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Medal of Honor Monday: Army Maj. Gen. Frank Baldwin

July 12, 2021 | BY Katie Lange , DOD News

Only 19 men have had the privilege of being called a double recipient of the Medal of Honor. The first to receive that honor was Army Maj. Gen. Frank D. Baldwin, who earned his medals for Civil War bravery and for saving two child hostages years later. Baldwin went on to have a storied career that lasted through World War I.

A man in a civil war cap poses for an official photo.
Army Maj. Gen. Frank Baldwin
Army Maj. Gen. Frank Baldwin, Medal of Honor recipient.
Photo By: Army photo
VIRIN: 210706-A-D0439-072

Baldwin was born on June 26, 1842, in Manchester, Michigan, to Francis and Betsy Ann Baldwin. According to the Texas State Historical Association, he had two half-sisters. 

Baldwin enlisted in the volunteer Army as a second lieutenant on Sept. 19, 1861, a few months into the Civil War. The 19-year-old initially enlisted with the Michigan Horse Guards but mustered out pretty quickly. He rejoined in September 1862 as a first lieutenant with the 19th Michigan Volunteer Infantry. 

Baldwin was captured twice by the Confederates throughout the Civil War. He rose to the rank of captain in 1864 and was reassigned to the 3rd Brigade, 3rd Division, 20th Corps of Gen. William Tecumseh Sherman's Army. 

A soldier sits on a horse in a field.
Army Horseman
Army Brig. Gen. Frank Baldwin sits on his horse in Denver, Colo., in 1904.
Photo By: Hillsdale College Digital Archives
VIRIN: 210706-O-D0439-086

On July 12, 1864, Capt. Baldwin fought back a Confederate charge, then led his company on a counter charge in battle at Peachtree Creek, Georgia. Despite intense enemy fire, Baldwin charged ahead of his men and was the first to break the enemy line. During the scuffle, he captured two armed Confederate officers and a Georgia regimental flag, known as a "guidon." 

For his efforts, Baldwin earned the Medal of Honor. He didn't receive it until Dec. 3, 1891.

After the Civil War, Baldwin was discharged and attended Hillsdale College. However, he wanted to return to the Army, so he accepted a commission in 1866 into the 19th U.S. Regular Infantry as a second lieutenant. It was two steps down in rank from what he had attained as a volunteer soldier, but that didn't seem to bother Baldwin. 

In 1867, he married Alice Blackwood, who he'd met in 1863 shortly after one of his stints in captivity with the Confederates. They had a daughter named Juanita. 

A man in dress uniform sits in a chair. A woman stands beside him, her hand on his shoulder.
Wedding Photo
Frank and Alice Baldwin pose for a photo at their wedding in 1867.
Photo By: Hillsdale College Digital Archives
VIRIN: 210706-O-D0439-083

Baldwin went on to make a career of the Army, and he even became the first person out of just a handful to be awarded the Medal of Honor twice.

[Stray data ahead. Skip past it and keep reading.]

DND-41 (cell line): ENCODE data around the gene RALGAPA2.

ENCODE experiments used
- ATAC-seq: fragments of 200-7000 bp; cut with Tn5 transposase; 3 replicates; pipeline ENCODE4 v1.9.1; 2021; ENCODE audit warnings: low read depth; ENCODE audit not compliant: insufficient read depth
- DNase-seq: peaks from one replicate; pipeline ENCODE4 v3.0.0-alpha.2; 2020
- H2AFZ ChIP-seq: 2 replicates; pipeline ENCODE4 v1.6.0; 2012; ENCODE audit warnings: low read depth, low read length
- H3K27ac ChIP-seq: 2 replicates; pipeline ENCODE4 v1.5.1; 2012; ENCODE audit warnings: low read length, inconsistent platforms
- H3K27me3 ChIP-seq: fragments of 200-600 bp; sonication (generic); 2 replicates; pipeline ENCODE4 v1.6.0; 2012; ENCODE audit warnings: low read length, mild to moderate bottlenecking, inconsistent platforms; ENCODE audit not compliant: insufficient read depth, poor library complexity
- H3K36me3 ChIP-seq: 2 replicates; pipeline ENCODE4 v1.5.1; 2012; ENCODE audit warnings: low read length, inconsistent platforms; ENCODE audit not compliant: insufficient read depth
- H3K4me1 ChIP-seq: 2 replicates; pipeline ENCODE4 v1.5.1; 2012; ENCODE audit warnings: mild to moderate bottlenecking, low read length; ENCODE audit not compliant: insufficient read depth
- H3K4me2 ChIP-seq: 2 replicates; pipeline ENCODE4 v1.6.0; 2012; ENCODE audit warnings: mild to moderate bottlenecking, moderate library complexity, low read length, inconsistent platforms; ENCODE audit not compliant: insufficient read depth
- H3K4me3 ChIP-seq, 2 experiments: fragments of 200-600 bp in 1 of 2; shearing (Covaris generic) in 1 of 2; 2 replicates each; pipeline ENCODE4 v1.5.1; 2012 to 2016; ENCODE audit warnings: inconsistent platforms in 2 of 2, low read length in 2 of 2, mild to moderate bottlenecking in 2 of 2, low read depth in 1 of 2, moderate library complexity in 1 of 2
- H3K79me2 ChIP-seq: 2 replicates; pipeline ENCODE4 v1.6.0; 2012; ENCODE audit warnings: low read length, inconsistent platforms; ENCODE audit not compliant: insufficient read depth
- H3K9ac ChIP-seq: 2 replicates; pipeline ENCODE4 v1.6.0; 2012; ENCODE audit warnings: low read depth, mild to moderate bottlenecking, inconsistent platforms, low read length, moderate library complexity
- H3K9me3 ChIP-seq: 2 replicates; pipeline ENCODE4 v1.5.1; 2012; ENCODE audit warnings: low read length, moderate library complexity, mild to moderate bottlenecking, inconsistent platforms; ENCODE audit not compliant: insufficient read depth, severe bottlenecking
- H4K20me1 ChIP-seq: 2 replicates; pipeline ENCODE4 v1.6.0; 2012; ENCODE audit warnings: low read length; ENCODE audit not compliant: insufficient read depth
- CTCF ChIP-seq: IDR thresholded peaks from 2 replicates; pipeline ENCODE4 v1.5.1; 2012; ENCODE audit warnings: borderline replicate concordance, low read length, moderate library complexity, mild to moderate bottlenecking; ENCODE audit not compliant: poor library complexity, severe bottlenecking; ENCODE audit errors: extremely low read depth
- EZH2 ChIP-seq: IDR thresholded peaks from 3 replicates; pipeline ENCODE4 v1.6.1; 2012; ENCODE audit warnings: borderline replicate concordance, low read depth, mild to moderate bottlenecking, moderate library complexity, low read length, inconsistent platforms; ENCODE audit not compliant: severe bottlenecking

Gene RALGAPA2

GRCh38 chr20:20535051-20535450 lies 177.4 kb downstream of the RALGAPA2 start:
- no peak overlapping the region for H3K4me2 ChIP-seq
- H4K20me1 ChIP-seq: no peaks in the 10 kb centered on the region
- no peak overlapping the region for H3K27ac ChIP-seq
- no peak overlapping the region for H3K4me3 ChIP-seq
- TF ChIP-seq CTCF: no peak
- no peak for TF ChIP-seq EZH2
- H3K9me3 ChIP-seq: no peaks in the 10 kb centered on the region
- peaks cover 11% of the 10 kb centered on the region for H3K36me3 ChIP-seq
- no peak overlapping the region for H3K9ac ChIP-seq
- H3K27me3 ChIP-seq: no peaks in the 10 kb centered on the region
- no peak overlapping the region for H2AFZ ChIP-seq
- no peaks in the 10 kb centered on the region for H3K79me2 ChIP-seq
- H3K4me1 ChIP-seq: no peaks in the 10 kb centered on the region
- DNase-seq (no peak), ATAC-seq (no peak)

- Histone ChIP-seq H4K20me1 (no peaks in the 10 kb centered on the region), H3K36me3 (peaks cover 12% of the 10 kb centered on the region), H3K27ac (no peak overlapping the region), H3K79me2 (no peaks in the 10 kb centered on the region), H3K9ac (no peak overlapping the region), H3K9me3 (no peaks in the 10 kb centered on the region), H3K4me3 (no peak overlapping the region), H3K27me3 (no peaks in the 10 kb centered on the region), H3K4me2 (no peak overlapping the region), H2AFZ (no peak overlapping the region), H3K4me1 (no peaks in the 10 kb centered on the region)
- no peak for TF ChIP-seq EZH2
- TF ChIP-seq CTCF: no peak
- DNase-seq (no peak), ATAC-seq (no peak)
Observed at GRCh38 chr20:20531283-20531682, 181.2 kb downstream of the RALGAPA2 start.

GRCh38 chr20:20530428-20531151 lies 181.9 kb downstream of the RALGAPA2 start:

On Nov. 8, 1874, then-1st Lt. Baldwin led two companies on a mission against a Native American camp at McClelland's Creek, Texas. The soldiers were outnumbered, but Baldwin knew the enemy was traveling with two girls, a 7- and a 5-year-old. According to the Texas State Historical Association, their family had been attacked by the natives in Kansas. Most of the rest of their family was killed, but the girls were taken hostage.

Baldwin knew that if he and his party waited for reinforcements, the natives would likely escape and possibly kill the girls. So, he led his men on a raid into the camp. The natives were so surprised that they abandoned the village and most of their belongings. 

A man sits on a rock with one knee crossed over the other. A scabbard and helmet sit beside him.
Texas Time
Army Capt. Frank D. Baldwin of the 5th Infantry at Fort Davis, Texas, in 1889.
Photo By: Hillsdale College Digital Archives
VIRIN: 210706-O-D0439-082

According to the TSHA, Army scouts were riding through the camp when they found the two girls — emaciated and near starvation — hiding under a pile of buffalo hides. 

For leading the raid, Baldwin earned a second Medal of Honor on March 17, 1894. He also earned the brevet rank of captain. 

Baldwin's legacy only grew from there. He served as a colonel during the Philippine-American War. Formerly known as the Philippine Insurrection, the conflict came after Spain had ceded its colony, the Philippines, to the U.S. after losing the Spanish-American War. However, Filipino nationalists who preferred independence to changing colonial rulers weren’t ready to give up the fight. The insurrection lasted from 1899 to 1902. 

A man standing in a suit jacket rests his hand on his hip.
Formal Pose
Frank Baldwin poses for a formal photograph in civilian clothing.
Photo By: Hillsdale College Digital Archives
VIRIN: 210706-O-D0439-084

Baldwin was promoted to brigadier general in 1902 and returned from the Philippines a year later. He was assigned to command the Department of Colorado, which was a division of the Army at the time. 

Baldwin retired in June 1906 and chose to remain in Colorado. He came out of retirement for a brief stint when the state's governor asked him to serve as the adjutant general for the Colorado National Guard during World War I. 

Baldwin died April 22, 1923, in Denver. According to one obituary, he suffered from cirrhosis of the liver and had undergone surgery to relieve his suffering less than two weeks prior.  

A boy and a woman place small American flags at a grave marker.
Graveside Cleanup
A boy and a woman place flags at the graveside of Army Maj. Gen. Frank Baldwin at Arlington National Cemetery.
Photo By: Hillsdale College Digital Archives
VIRIN: 210706-O-D0439-085

Baldwin was buried with full military honors at Arlington National Cemetery. 

This article is part of a weekly series called "Medal of Honor Monday," in which we highlight one of the more than 3,500 Medal of Honor recipients who have earned the U.S. military's highest medal for valor.